moments memorable and honorable ones. Each hoped to be remembered with honor by his enemies this day, for there would surely be no friends left alive to speak of it.
Yeshitsune spoke softly into the ear of one of his aides, a portly man who seemed to make up for his lack of physique by scowling more fiercely than anyone else save his master, which of course would have been very bad manners. Bobbing his head and bowing away from the commander, he rushed over to Muramasa. He held his
, which he had never drawn in battle, as he waddled as fast as he could on bent legs. Casca could overhear him as he hissed at Muramasa. "You have been given a great honor this day. Do not shame our master. He has given you the great distinction of being the first to cast the challenge to the Taira usurpers."
Casca could feel the pride swell up in Muramasa even as he bowed deeply, then fell to his knees facing Yeshitsune and touched his head three times against the earth. Rising, he whispered in the aide's ear, who looked a bit perplexed. Then the aide bobbed his head and raced back to Yeshitsune. Dropping to his knees, he spoke under his breath with much bowing,
then waited a moment until Yeshitsune responded, which he did after looking once with blank eyes in his and Muramasa's direction. Casca had a very strong feeling that something was not going his way at all.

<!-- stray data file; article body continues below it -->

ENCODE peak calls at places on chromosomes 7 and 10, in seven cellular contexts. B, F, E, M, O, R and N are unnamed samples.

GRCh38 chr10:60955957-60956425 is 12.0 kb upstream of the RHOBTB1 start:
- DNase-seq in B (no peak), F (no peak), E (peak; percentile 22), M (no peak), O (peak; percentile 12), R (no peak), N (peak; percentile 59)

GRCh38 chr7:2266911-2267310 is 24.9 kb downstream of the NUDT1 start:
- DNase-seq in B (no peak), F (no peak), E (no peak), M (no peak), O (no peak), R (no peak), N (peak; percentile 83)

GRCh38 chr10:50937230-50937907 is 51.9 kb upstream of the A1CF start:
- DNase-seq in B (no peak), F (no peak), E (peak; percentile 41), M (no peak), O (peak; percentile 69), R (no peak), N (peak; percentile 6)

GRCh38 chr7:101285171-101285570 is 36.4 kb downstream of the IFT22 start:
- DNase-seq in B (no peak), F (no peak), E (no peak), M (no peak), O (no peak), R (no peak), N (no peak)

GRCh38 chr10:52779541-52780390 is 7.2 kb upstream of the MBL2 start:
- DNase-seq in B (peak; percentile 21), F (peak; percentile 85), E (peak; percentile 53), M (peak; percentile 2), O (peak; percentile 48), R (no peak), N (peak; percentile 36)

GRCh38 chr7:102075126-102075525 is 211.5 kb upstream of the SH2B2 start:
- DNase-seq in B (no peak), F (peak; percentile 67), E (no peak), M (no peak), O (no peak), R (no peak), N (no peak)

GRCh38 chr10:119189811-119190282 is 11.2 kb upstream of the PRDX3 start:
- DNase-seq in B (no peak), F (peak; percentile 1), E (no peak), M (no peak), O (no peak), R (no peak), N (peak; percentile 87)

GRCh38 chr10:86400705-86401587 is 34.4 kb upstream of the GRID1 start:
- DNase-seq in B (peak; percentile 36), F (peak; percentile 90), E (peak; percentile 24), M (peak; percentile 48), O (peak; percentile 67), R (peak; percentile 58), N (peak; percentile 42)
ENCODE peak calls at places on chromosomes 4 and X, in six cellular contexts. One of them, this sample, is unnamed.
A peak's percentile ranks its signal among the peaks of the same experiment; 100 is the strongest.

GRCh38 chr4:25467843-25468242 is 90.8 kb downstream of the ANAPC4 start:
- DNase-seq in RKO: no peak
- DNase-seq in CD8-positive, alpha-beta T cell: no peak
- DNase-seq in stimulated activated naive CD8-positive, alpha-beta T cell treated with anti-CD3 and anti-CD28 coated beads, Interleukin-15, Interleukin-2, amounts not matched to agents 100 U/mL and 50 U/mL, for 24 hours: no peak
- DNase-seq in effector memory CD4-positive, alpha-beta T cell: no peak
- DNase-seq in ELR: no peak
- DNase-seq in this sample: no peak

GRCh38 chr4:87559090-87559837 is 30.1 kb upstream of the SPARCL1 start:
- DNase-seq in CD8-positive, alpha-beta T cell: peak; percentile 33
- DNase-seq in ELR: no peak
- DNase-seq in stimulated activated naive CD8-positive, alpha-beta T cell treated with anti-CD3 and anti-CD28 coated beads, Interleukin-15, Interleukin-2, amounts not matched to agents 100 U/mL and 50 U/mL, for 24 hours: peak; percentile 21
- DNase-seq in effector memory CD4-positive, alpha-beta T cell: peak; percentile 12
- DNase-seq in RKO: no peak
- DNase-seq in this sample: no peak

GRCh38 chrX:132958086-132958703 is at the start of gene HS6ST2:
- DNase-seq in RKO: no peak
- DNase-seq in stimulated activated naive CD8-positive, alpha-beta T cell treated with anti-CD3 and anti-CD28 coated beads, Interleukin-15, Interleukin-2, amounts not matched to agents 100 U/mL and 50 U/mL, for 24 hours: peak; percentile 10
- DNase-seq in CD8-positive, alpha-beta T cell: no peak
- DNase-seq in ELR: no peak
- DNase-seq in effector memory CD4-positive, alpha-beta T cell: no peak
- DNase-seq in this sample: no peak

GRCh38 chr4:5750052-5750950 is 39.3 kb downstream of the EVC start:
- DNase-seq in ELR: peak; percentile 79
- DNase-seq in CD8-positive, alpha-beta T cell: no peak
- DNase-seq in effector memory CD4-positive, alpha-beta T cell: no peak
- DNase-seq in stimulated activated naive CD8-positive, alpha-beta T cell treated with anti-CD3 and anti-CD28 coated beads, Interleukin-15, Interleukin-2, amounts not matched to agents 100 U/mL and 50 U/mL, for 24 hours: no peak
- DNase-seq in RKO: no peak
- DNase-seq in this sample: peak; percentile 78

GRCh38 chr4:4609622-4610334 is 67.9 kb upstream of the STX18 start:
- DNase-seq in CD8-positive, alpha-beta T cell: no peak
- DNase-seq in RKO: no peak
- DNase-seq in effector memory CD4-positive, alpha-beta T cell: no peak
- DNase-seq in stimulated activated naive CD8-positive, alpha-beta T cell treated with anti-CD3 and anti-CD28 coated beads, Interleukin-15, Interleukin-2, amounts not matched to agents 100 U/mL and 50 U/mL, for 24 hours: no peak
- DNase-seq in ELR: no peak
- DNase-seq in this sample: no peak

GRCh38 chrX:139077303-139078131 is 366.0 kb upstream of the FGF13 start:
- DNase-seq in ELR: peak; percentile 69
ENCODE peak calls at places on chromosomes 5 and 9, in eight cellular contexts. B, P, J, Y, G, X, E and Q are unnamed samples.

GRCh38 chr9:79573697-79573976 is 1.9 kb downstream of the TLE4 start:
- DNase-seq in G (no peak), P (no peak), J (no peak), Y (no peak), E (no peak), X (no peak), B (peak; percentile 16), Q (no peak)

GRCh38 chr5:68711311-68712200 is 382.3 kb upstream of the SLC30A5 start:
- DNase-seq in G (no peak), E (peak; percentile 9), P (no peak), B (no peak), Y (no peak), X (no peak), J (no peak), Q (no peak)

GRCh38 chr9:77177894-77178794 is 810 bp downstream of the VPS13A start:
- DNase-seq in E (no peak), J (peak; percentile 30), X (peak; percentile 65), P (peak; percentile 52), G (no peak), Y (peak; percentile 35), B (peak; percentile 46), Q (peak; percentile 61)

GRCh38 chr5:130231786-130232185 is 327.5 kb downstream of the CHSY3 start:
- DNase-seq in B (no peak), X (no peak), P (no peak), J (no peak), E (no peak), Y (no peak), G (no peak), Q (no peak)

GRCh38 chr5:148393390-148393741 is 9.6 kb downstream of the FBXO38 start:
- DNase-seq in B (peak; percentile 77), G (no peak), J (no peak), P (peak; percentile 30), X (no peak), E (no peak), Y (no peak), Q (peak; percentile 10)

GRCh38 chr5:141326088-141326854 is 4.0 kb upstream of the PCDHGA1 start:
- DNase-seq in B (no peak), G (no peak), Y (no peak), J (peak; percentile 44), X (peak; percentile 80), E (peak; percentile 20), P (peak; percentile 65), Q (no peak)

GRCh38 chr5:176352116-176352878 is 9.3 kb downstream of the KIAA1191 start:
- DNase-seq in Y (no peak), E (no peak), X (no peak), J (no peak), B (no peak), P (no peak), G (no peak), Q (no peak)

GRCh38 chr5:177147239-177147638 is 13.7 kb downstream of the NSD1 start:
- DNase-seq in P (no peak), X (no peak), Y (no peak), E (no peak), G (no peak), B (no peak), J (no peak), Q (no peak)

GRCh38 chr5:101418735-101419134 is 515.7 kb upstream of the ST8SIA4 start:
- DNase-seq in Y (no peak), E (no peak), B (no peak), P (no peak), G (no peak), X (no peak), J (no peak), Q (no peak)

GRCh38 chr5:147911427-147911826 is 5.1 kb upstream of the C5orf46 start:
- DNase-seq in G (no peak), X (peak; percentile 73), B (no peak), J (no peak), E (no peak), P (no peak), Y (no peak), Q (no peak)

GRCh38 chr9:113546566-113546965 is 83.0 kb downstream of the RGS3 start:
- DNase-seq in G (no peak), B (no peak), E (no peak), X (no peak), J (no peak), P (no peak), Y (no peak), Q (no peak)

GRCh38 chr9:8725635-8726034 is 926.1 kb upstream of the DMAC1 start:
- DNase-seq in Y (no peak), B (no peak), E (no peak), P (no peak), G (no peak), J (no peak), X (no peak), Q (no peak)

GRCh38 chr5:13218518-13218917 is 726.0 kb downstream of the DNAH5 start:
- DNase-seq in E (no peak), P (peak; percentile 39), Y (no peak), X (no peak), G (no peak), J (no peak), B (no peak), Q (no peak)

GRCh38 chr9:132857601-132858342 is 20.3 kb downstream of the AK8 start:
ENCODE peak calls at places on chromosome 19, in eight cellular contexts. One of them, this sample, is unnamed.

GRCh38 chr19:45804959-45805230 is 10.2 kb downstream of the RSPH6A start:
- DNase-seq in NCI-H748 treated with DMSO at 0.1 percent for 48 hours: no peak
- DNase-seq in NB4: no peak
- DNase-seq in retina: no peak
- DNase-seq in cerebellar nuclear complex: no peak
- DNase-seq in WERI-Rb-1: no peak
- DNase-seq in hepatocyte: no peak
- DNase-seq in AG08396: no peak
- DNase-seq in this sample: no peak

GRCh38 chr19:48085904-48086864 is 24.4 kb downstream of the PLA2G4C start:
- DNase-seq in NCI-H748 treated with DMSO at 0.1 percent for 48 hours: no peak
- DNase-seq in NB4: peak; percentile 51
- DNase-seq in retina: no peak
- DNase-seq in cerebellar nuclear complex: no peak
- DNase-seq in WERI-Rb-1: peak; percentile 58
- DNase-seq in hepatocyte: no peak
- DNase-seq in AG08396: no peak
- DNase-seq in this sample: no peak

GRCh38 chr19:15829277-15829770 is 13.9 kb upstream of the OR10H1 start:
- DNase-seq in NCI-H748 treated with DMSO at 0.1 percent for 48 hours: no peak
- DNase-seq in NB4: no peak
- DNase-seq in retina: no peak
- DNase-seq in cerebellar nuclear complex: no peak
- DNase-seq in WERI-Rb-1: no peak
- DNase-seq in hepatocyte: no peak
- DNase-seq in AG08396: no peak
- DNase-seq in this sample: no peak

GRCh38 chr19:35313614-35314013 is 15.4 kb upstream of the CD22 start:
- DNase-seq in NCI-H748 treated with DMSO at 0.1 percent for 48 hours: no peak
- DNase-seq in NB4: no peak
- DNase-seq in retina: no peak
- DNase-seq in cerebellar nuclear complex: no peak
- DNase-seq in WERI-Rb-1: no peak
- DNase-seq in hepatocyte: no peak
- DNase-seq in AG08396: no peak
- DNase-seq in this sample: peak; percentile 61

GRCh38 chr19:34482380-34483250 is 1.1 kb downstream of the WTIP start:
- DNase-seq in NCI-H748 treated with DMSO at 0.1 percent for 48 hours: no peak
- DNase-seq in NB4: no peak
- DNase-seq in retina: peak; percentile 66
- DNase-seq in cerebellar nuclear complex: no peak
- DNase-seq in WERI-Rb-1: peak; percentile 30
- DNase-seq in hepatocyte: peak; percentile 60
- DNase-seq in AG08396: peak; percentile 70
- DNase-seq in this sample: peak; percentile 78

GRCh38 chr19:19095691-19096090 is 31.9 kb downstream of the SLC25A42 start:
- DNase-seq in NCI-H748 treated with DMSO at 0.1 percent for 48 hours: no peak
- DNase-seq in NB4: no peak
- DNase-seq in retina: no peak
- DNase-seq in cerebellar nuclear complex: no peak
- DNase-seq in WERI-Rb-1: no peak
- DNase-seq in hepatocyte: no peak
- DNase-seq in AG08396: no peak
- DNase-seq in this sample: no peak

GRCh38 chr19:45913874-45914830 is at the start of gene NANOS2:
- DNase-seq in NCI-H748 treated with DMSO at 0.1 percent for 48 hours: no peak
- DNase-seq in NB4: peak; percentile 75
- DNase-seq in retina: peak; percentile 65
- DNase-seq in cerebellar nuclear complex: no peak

Yeshitsune barked a command and the aide scutt
led crablike back to Muramasa and whispered in his ear, then left to resume his place at his master's side.
Muramasa came to Casca, his faced flushed, chest swelled, his grip on the haft of
so tight the knuckles threatened to break through the tough pads of skin surrounding them.
Affecting the same stern countenance of the samurai, Muramasa barked and hissed at Casca who had trouble understanding him when he was like this.
"Ah, long nose. You have no idea of the honor that I have asked for you this day. It will be glorious and you shall share in everything."
Casca was suddenly very reluctant to ask what the "honor" was and what "everything" consisted of. Then he had the very uneasy feeling that Muramasa was going to tell him something he would rather not hear. Therefore, he said nothing, hoping in vain that perhaps Muramasa would just forget what it was he had to say and go away.
"Ah yes, long nose. I have asked for and have been given permission for you to cast the first challenges with me. Think of it! Alone we shall face the best the Taira dogs have to offer and gain the great honor of serving our master, the Minamoto. Is it not a great service I have done for you this day?"
There was no gracious way to tell Muramasa to go fuck off, so instead he took the coward's way out.
, Muramasa-san. It is a great honor you have done this unworthy long nosed barbarian. I am forever in your debt for the great and kind consideration you have shown this unfortunate and unworthy person this day."
Muramasa returned Casca's bow, well satisfied. It seemed as if at last the barbarian was learning some proper manners.
Casca's sarcasm fell on deaf ears. He was stuck with the situation. Adjusting his
, he pulled his sword loose from the scabbard as the
signaled for the guards of Yeshitsune to advance to the beach. Being the honored ones, he and Muramasa took the lead.
There were many jealous and envious glances at them from other samurai. That these common